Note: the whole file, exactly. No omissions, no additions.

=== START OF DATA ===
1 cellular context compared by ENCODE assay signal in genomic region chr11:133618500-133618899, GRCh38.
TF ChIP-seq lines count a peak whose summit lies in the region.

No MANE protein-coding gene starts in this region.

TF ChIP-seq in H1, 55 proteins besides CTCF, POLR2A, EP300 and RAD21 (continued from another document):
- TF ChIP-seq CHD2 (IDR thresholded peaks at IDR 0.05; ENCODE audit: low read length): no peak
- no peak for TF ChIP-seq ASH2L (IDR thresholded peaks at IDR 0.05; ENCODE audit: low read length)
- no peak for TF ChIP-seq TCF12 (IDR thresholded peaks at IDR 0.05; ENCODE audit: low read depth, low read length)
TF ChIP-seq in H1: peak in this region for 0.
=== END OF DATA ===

1 cellular context compared by ENCODE assay signal in genomic region chr11:133618500-133618899, GRCh38.
TF ChIP-seq lines count a peak whose summit lies in the region.

No MANE protein-coding gene starts in this region.

TF ChIP-seq in H1, 55 proteins besides CTCF, POLR2A, EP300 and RAD21 (continued from another document):
- TF ChIP-seq CHD2 (IDR thresholded peaks at IDR 0.05; ENCODE audit: low read length): no peak
- no peak for TF ChIP-seq ASH2L (IDR thresholded peaks at IDR 0.05; ENCODE audit: low read length)
- no peak for TF ChIP-seq TCF12 (IDR thresholded peaks at IDR 0.05; ENCODE audit: low read depth, low read length)
TF ChIP-seq in H1: peak in this region for 0.